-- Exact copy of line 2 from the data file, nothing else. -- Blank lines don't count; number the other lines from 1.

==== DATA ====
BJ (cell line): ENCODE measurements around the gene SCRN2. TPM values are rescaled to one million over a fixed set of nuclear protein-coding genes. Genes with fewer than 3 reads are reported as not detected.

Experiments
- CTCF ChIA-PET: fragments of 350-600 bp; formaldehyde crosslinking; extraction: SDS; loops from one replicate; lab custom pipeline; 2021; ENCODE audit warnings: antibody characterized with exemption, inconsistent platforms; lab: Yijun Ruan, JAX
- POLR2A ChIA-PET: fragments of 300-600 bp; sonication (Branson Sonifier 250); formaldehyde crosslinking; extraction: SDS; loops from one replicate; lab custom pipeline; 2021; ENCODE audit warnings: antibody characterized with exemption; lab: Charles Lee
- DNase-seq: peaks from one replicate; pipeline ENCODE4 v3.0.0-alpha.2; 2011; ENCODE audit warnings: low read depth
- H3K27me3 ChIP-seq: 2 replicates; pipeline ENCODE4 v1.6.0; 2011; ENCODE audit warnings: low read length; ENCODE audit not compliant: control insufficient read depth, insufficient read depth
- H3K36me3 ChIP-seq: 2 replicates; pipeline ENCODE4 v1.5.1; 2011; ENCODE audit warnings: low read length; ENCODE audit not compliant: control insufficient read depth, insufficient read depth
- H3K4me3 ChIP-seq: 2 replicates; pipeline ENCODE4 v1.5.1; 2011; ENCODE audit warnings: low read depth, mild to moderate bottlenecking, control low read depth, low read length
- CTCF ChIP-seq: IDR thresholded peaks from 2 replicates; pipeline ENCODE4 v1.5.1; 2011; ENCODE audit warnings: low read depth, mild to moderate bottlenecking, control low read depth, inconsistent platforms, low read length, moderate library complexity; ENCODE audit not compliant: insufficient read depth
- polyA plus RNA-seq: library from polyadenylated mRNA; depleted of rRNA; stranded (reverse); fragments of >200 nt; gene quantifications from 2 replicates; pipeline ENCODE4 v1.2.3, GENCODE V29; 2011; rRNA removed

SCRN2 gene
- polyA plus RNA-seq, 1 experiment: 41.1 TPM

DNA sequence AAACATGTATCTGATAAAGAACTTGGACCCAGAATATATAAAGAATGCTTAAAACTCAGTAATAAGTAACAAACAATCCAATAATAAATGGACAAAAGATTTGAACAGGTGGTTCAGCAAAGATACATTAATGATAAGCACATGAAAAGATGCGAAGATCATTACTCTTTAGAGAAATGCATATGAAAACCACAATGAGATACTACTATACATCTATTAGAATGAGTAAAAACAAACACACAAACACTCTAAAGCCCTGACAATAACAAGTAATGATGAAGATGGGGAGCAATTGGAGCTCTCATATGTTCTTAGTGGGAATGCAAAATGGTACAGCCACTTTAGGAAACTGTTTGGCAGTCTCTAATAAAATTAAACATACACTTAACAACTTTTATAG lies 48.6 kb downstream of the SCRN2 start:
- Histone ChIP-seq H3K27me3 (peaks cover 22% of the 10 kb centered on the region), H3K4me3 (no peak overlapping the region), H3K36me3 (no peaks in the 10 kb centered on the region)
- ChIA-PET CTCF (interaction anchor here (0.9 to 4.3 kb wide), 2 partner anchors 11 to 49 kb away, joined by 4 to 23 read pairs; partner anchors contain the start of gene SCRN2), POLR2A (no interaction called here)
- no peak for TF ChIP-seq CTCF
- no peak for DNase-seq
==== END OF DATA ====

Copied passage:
Experiments